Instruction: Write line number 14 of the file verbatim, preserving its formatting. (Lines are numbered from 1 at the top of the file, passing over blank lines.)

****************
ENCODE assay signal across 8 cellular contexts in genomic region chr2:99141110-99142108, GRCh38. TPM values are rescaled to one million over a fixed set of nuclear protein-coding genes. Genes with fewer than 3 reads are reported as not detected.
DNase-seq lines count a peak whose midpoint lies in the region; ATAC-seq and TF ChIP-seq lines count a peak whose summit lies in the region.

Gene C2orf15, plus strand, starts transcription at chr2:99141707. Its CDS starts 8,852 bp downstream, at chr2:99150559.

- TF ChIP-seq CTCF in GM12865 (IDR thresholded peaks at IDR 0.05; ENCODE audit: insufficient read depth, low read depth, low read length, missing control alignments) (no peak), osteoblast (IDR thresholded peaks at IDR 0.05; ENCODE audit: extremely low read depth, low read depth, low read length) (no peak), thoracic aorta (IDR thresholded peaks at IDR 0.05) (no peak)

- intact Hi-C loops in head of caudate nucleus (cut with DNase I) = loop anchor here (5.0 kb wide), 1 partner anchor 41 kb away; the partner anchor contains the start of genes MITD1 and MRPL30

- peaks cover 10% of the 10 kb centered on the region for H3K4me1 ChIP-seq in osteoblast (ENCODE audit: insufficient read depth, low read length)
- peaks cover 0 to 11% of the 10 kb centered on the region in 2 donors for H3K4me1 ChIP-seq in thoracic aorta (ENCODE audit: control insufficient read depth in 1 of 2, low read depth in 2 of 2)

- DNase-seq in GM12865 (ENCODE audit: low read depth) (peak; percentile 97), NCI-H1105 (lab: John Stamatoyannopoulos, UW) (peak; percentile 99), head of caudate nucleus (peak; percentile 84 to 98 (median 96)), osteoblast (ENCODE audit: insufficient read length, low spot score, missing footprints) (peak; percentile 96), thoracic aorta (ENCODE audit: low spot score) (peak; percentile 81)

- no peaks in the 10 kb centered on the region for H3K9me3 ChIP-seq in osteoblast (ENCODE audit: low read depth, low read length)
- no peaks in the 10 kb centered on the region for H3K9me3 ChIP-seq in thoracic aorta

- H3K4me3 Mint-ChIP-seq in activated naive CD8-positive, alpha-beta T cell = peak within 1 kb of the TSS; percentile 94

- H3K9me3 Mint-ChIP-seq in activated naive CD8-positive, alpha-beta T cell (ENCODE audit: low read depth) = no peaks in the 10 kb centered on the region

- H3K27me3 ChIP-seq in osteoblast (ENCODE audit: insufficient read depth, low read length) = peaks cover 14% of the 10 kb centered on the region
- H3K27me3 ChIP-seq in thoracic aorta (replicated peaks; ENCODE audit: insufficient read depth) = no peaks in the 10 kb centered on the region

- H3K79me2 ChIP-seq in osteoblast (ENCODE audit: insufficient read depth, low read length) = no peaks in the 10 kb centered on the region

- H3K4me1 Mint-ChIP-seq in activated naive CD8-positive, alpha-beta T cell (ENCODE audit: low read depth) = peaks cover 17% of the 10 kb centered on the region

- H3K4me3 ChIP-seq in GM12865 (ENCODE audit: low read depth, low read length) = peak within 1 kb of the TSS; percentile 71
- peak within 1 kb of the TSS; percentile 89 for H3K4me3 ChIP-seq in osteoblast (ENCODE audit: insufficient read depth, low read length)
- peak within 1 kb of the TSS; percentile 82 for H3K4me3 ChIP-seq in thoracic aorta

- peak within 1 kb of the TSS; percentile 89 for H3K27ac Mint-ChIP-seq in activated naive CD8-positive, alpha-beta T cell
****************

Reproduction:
- H3K27me3 ChIP-seq in thoracic aorta (replicated peaks; ENCODE audit: insufficient read depth) = no peaks in the 10 kb centered on the region